Later, when the womb started to be depicted as wet and spongy, writers adapted their descriptions, but the idea of the ‘wandering womb’ persisted, not only in many medical texts but in popular literature, domestic recipe books, plays and ballads. Fumigating therapies were still printed in midwifery manuals way into the 18th century, suggesting coriander and cinnamon be used to encourage uterine movement down to facilitate childbirth. Sniffing spices like pepper was recommended to make a person sneeze, facilitating the delivery of the placenta, as the womb ‘descended’.
The ‘wandering womb’ survived in medical literature, coexisting with contradictory theories and new finds. But this creative interpretation of the workings of the female body was about to take another sinister twist. The threat of the ‘wandering womb’ was increasingly used as a way for men to exert power over women. For starters, frequent sexual activity and pregnancies were encouraged as ways of avoiding ‘diseases of women’. Moreover, in Edward Jorden’s 1603 The Suffocation of the Mother, uterine disorders (‘hysteria’, from the Greek hystera, ‘womb’) were used to explain mysterious circumstances. The ‘wandering’ of the womb could cause hysteria, which was connected to witchcraft. This is a complex topic, which I will explore at another time. For now, suffice it to say that, even though ‘hysteria’ was described as having Hippocratic origins and being a millenary condition, that is hardly true.
Connecting the increasingly popular label of ‘hysterical’ to Hippocrates added legitimacy to it. It made the new diagnosis of disruptive people more authoritative, especially at a time of social and religious upheaval. The phenomenon of ‘hysterics’ was largely created by (usually male) doctors. Yet, at its core, there was the haunting Greek image of ‘an animal within an animal’, a parasite within us who could control us and cause havoc inside, at its will. Crucially, there was the underlying belief that wombs made women irrational: if for the Hippocratics, the womb caused physical symptoms, later doctors believed it to cause psychological dysfunctions. But more on that later – I’m off to have some tea with my ever-thirsty, wonderful womb.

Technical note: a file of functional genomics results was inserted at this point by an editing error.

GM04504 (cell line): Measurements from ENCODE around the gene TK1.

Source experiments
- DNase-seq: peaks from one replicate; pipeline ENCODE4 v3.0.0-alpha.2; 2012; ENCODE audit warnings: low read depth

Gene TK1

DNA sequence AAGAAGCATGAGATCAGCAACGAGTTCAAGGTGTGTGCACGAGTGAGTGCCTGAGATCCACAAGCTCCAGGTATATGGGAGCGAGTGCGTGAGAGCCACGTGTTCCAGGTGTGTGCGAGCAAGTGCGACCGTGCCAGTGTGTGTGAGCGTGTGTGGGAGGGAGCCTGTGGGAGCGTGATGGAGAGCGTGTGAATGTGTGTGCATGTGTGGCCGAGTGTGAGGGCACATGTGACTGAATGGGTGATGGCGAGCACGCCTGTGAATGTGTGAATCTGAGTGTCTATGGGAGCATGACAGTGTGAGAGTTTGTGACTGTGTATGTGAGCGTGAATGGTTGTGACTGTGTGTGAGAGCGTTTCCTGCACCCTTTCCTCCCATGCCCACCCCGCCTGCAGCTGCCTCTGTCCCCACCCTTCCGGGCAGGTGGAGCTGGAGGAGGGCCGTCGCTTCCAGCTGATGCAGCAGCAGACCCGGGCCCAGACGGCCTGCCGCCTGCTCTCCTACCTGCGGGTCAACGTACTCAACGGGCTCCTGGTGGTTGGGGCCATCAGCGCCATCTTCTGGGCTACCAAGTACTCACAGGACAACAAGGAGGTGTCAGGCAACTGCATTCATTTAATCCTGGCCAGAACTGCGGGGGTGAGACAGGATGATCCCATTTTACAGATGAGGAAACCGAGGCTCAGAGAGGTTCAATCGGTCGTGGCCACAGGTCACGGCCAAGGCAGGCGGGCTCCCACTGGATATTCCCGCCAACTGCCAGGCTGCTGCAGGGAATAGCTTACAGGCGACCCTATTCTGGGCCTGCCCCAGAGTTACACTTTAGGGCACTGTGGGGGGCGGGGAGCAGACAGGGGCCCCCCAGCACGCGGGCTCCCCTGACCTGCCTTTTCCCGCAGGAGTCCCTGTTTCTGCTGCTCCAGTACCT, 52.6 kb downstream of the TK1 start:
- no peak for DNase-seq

Hippocrates, Diseases of Women, edited and translated by Paul Potter, (Cambridge, MA: Harvard University Press, 2018).
Edward Jorden, A Brief Discourse of a Disease Called the Suffocation of the Mother (London: John Windet, 1603)
Plato, Timaeus (London: Trubner, 1937).
Jacques Jouanna, Hippocrates (Baltimore: Johns Hopkins, 1999).
Helen King, Hippocrates’ Woman: Reading the Female Body in Ancient Greece (New York: Routledge, 1998).
Helen King et al., Hysteria Beyond Freud, (Berkeley: University of California Press, 1993).